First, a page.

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Saw a lot of such sentences (examples below). What does the "it's long past time to..." mean?

Example: It's long past time to ditch the use of the ubiquitous bulleted-list templates found in both Powerpoint and Keynote

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up vote 3 down vote accepted

Another common way of saying this is with the word overdue. In your example:

 Ditching the use of the ubiquitous bulleted-list templates found in both Powerpoint and Keynote is an overdue change.

Basically it means it should have happened already ... the sooner it happens the better ... there shouldn't be anything holding us back.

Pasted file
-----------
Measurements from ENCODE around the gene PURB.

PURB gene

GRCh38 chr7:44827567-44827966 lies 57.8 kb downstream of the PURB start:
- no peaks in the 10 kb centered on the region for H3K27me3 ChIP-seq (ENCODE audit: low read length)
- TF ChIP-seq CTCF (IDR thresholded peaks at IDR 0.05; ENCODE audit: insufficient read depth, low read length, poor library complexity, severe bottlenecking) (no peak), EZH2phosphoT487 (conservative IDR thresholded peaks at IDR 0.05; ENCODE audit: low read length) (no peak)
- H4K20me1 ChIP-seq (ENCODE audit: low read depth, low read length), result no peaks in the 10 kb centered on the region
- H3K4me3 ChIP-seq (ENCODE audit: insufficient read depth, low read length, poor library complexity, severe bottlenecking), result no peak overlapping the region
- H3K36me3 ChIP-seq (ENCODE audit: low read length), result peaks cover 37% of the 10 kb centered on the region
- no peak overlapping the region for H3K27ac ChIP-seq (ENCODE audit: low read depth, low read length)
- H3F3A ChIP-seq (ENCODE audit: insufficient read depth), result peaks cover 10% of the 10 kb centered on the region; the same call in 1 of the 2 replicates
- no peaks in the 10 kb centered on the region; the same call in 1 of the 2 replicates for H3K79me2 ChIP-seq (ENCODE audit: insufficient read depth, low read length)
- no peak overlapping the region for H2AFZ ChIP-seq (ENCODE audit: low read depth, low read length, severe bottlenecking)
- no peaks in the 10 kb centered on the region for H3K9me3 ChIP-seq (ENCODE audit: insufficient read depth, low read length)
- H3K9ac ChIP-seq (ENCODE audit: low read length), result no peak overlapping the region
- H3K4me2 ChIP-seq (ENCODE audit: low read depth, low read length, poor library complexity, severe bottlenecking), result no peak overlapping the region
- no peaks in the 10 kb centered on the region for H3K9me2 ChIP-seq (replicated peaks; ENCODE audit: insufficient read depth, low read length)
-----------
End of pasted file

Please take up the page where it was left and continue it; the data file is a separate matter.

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That refers to something that should have been done a long time ago. Another way of saying your example would be:

The ubiquitous bulleted-list templates found in both Powerpoint and Keynote should have been ditched a long time ago.

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Think of "It is time to ditch the use of..."
Which is much like "Now is the time to..."

From there it's a simple step to see "It's past time to.."

And another simple step and you've got... "It's long past time to.."

Does that help? It kind of stubs the brain until you sit down and sort it out.

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Whats the downvoting about? Seems like a pretty clear explanation to me. –  Jared Smith Apr 3 '11 at 1:28
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